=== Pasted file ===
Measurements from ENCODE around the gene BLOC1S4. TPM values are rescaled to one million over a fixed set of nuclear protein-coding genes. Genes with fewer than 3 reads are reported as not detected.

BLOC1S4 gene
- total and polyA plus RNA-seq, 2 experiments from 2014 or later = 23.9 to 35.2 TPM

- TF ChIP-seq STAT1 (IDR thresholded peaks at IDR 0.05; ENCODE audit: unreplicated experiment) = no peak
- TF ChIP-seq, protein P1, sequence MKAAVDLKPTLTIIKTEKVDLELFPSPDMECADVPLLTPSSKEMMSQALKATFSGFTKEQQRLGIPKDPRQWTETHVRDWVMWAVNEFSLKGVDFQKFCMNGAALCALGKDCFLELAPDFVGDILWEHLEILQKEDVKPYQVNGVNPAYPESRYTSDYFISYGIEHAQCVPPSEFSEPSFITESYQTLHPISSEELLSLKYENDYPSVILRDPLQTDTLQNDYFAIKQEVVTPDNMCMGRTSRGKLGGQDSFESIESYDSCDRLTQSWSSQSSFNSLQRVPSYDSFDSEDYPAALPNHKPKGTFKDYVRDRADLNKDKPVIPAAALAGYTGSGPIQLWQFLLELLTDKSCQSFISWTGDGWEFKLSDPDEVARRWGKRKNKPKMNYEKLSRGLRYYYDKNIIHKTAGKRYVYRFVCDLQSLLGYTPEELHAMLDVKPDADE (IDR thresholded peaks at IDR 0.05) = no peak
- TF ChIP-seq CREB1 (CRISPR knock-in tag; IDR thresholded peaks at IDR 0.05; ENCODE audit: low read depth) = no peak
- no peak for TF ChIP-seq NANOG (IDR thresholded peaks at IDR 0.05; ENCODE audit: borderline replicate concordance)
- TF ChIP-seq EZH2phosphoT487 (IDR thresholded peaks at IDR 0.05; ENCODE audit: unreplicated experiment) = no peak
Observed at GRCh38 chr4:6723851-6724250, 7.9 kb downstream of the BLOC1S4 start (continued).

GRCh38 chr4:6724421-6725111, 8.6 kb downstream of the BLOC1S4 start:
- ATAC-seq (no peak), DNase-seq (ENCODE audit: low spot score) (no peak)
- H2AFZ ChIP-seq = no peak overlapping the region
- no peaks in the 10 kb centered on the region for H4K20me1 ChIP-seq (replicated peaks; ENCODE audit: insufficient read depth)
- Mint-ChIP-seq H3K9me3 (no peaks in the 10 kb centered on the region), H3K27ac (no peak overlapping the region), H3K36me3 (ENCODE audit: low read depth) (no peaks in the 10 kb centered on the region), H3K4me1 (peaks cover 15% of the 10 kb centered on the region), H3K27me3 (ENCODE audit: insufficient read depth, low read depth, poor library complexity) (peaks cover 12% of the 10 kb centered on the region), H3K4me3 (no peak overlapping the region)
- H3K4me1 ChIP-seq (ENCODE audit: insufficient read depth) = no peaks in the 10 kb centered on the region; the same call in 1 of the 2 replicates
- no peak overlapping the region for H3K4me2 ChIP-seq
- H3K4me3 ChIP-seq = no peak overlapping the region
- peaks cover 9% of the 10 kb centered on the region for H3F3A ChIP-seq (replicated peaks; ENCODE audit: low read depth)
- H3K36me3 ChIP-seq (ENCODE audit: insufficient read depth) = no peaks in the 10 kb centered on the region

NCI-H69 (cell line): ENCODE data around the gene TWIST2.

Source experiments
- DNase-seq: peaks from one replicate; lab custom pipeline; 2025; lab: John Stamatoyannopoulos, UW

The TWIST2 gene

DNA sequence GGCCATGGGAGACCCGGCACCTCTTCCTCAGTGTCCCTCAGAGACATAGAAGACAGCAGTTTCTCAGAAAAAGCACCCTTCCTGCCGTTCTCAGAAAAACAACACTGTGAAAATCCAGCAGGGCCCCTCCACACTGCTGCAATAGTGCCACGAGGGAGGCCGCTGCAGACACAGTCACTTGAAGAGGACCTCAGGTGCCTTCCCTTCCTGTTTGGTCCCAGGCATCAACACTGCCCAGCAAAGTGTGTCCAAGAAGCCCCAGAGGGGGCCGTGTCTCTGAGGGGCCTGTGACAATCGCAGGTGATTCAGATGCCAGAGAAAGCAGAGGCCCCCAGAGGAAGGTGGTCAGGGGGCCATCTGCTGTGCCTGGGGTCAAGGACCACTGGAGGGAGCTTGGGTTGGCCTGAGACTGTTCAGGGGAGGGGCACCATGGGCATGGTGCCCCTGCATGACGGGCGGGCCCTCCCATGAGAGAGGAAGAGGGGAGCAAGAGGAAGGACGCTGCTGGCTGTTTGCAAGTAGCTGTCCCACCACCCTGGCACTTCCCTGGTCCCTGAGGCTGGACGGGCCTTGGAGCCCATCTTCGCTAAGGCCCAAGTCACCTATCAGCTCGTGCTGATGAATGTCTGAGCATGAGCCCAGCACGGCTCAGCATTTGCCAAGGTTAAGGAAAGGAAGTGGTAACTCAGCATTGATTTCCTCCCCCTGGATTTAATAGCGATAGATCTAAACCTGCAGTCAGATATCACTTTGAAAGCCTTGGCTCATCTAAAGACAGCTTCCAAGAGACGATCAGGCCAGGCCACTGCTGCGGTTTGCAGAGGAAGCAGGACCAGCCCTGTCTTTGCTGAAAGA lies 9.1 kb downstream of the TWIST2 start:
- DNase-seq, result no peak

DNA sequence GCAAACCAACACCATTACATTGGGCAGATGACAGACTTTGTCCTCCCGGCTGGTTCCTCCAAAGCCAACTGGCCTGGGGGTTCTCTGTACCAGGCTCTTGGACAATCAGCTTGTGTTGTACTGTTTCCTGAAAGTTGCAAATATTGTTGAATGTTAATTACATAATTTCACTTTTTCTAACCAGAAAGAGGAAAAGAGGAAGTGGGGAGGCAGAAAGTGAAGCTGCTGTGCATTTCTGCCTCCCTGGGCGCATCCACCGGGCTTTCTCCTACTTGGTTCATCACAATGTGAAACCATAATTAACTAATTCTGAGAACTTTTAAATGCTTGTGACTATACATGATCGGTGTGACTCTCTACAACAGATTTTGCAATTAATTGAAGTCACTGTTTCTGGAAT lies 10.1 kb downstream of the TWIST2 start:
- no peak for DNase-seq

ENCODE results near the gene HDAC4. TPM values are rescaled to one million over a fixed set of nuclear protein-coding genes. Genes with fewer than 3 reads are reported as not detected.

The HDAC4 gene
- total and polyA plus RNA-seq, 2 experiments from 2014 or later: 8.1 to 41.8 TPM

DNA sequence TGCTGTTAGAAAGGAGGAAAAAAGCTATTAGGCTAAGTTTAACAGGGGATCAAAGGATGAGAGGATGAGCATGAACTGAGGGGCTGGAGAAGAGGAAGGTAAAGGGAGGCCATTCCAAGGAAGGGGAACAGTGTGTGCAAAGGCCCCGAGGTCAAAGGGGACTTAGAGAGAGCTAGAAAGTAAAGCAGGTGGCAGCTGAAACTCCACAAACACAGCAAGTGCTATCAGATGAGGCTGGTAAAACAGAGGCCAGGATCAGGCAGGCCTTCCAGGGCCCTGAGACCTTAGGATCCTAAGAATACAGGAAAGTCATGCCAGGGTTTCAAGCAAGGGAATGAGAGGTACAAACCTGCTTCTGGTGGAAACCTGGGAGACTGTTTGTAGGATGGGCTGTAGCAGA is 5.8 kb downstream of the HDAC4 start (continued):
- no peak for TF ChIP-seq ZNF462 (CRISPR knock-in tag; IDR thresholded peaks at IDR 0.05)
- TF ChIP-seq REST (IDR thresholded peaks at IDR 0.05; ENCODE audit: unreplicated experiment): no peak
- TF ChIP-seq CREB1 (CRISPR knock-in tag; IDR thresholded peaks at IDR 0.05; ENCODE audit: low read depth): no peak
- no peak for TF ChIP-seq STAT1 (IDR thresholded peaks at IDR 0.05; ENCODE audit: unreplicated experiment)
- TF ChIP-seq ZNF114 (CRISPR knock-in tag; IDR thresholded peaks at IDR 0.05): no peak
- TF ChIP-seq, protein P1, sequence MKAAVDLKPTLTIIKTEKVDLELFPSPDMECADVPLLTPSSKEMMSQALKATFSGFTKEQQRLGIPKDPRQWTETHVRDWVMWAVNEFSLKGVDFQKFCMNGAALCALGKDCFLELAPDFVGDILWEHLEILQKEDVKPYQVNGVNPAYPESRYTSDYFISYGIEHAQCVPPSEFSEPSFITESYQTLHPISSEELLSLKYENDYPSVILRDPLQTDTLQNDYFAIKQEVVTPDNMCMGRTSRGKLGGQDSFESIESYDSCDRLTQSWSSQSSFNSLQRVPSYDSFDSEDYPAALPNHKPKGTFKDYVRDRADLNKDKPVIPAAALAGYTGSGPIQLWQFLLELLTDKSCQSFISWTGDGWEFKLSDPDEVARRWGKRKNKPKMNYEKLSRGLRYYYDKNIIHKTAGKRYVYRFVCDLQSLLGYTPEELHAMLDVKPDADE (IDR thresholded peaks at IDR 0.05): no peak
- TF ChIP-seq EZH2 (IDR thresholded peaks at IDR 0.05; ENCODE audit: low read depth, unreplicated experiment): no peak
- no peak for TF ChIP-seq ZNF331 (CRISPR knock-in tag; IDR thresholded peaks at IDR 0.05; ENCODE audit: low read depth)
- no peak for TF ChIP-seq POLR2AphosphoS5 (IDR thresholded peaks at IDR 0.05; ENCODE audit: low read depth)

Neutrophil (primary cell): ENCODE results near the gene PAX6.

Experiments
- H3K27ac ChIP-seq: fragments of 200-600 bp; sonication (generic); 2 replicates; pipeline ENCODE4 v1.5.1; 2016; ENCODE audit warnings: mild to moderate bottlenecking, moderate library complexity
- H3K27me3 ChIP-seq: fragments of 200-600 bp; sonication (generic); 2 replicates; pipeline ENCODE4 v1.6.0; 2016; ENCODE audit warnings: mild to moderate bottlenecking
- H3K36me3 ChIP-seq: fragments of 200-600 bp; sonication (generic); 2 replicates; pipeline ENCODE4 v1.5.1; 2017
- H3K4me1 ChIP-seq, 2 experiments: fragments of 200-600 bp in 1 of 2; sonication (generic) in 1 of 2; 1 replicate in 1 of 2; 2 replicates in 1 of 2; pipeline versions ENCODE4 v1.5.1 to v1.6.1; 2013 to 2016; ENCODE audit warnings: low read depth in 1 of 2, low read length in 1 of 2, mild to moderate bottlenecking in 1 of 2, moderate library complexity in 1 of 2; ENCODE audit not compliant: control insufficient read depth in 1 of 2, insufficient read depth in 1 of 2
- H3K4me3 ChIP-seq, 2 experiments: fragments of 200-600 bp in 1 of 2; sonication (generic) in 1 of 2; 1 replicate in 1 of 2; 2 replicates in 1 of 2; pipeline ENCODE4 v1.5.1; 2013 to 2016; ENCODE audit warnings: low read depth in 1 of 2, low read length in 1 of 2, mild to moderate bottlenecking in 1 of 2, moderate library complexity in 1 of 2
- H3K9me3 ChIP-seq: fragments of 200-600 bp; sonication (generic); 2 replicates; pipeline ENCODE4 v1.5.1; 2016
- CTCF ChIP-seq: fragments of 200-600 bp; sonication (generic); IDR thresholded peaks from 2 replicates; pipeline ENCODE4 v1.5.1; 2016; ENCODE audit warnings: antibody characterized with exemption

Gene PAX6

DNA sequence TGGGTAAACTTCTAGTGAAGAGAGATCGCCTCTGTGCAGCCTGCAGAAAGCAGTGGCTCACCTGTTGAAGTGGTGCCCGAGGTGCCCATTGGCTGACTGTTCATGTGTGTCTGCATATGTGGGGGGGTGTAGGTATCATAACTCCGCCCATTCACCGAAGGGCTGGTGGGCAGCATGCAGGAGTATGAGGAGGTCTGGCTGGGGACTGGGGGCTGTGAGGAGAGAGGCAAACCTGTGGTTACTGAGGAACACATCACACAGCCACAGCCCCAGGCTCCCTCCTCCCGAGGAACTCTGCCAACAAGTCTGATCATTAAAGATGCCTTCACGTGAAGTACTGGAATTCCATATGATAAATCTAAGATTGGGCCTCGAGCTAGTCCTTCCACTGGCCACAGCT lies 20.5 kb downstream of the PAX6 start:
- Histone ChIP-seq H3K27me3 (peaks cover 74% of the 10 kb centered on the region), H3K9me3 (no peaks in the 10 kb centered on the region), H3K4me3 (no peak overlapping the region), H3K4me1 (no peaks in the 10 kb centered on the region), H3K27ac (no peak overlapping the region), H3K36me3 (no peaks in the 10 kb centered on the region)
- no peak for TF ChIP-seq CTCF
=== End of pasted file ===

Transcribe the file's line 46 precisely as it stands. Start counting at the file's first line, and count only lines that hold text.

- H3K4me1 ChIP-seq, 2 experiments: fragments of 200-600 bp in 1 of 2; sonication (generic) in 1 of 2; 1 replicate in 1 of 2; 2 replicates in 1 of 2; pipeline versions ENCODE4 v1.5.1 to v1.6.1; 2013 to 2016; ENCODE audit warnings: low read depth in 1 of 2, low read length in 1 of 2, mild to moderate bottlenecking in 1 of 2, moderate library complexity in 1 of 2; ENCODE audit not compliant: control insufficient read depth in 1 of 2, insufficient read depth in 1 of 2